Instead of telling you how to stand, sit or move, the practitioner suggests you experiment with various gentle maneuvers until you find your own comfort zone, always noticing even slight increments of discomfort and stopping before pain sets in. In other words: no pain, much gain.

An inspirational story about the body's ability to teach the brain. A baby born 20 years ago without a third of her cerebellum was given a grim prognosis by medical doctors: she could never walk or talk. Now the young woman enjoys a nearly normal life and is a college student.She and her family attribute her amazing recovery to Feldenkrais, a unique therapy developed in Israel and based in part on the belief that the body can actually teach the brain. The technique is now used by more than 4,000 practitioners around the world. Posted at YouTube by Lightbridge Media.

You don't need a degree from Singularity University to know that the mind can accomplish astonishing things. Last month, Google founder Sergey Brin, before a large audience, manipulated a robot limb thousands of miles away by sending brain signals through a computer program. So it's hardly a stretch, pardon the pun, to believe—as Sandra and Matthew Blakeslee reveal in their book The Body Has A Mind of its Own—that another feature of Feldenkrais called motor imagery—imagining and visualizing an activity like piano playing or swimming — can be nearly as successful as actual physical practice.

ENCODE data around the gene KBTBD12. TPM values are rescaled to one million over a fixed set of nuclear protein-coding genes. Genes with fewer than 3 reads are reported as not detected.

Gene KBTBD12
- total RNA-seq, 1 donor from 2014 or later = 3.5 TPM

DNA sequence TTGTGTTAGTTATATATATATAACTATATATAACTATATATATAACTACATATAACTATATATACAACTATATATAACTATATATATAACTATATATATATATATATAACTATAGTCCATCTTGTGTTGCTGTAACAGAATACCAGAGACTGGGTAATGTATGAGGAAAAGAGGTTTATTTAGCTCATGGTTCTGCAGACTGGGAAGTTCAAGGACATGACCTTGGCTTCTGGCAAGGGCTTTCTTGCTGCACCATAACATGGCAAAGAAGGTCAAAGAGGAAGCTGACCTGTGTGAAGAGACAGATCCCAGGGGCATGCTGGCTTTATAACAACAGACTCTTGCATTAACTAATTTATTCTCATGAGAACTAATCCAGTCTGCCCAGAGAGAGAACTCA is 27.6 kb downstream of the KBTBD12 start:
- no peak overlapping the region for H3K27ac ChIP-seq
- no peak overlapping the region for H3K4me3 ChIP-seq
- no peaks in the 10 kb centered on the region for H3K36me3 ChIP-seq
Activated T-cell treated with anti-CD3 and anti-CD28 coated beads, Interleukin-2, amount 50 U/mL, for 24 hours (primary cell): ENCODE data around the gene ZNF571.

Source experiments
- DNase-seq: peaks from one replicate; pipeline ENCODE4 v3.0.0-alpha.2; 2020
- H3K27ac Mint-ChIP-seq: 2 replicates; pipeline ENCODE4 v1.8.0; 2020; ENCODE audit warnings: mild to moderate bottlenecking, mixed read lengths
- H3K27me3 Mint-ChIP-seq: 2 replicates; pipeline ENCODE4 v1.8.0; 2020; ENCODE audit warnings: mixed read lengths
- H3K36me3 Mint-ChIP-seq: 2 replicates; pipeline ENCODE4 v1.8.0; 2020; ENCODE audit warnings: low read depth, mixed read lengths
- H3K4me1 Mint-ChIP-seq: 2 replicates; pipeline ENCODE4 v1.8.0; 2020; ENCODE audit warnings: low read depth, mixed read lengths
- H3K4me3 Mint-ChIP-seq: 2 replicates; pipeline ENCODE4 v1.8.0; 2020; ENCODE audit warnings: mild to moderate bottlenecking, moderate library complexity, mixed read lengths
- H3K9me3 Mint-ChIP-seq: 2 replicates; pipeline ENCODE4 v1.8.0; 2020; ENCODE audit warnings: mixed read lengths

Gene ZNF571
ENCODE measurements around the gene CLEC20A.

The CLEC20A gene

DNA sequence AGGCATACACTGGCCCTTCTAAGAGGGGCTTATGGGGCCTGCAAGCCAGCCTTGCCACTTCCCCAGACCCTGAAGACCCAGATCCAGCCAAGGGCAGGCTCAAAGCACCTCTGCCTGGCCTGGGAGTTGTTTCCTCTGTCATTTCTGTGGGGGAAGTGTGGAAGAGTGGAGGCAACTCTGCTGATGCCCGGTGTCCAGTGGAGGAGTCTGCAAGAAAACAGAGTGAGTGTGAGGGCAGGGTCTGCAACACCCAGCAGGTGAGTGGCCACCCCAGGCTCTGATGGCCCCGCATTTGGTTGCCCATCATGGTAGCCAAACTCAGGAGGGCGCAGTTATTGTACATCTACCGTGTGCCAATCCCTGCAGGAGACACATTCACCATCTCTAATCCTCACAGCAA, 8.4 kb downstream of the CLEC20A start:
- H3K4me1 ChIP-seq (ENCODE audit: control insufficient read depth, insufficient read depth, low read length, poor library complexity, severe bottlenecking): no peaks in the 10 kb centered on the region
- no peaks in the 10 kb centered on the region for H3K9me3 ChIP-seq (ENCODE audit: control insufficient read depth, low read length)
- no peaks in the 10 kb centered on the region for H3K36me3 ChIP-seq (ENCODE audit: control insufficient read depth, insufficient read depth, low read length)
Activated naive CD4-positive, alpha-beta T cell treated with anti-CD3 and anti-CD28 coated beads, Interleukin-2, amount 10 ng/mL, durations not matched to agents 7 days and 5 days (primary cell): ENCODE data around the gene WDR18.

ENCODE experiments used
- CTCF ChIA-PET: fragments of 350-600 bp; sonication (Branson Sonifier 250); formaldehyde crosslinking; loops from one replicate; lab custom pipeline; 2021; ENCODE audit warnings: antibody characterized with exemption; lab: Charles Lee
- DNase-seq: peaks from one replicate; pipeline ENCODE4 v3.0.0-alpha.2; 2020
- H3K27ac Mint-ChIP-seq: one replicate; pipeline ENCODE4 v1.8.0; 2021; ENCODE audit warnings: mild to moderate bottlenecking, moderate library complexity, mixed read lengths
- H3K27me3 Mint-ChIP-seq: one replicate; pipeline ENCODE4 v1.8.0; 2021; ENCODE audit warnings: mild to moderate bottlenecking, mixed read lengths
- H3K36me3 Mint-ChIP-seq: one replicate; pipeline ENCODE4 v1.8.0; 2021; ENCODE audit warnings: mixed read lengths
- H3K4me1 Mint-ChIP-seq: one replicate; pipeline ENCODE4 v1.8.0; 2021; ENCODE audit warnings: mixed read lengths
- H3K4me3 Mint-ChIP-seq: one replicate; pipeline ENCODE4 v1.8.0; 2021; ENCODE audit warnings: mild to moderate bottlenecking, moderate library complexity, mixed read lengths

I'm not talking about the faux philosophy of The Secret or the idiocy of Dodgers owners Frank and Jamie McCourt hiring a "healer" and a "Phrenology Consultant" to, respectively, impart positive thoughts to the team and examine the skull shapes of employees to eliminate "negatively karmic" influences.

Rather, by encouraging mindfulness of our body movements at a granular level, Feldenkrais claims we can weed out harmful physical patterns and replace them with healthful ones, like the way daily mindfulness meditation can enlarge those areas of the brain that produce healthier mental states.

After a couple of weeks of visits to Stacy and following up on my own, my shoulder feels a bit better and I'm able to swim for 20 or 30 minutes without too much pain. But, like Nassim Nicholas Taleb, author of The Black Swan, I'm a skeptical empiricist and don't want to get caught up in a pleasant narrative without more evidence.

In addition to treating an injury not at its location but rather paying attention to remote parts of the body that may seem unconnected, consider these five other common misconceptions, as per the Gospel according to Feldenkrais:

1. Faster is better. We're brought up to think that faster is better than slower and the more reps the merrier. In fact, we need to slow down and slow down and slow down. According to Feldenkrais expert Fred Onufryk, "When moving or exercising quickly, you can only do things how you have always done them. It's a habit. Moving slowly allows you be aware of what you are doing, lets you make distinctions and lets you choose a new and different way of doing things."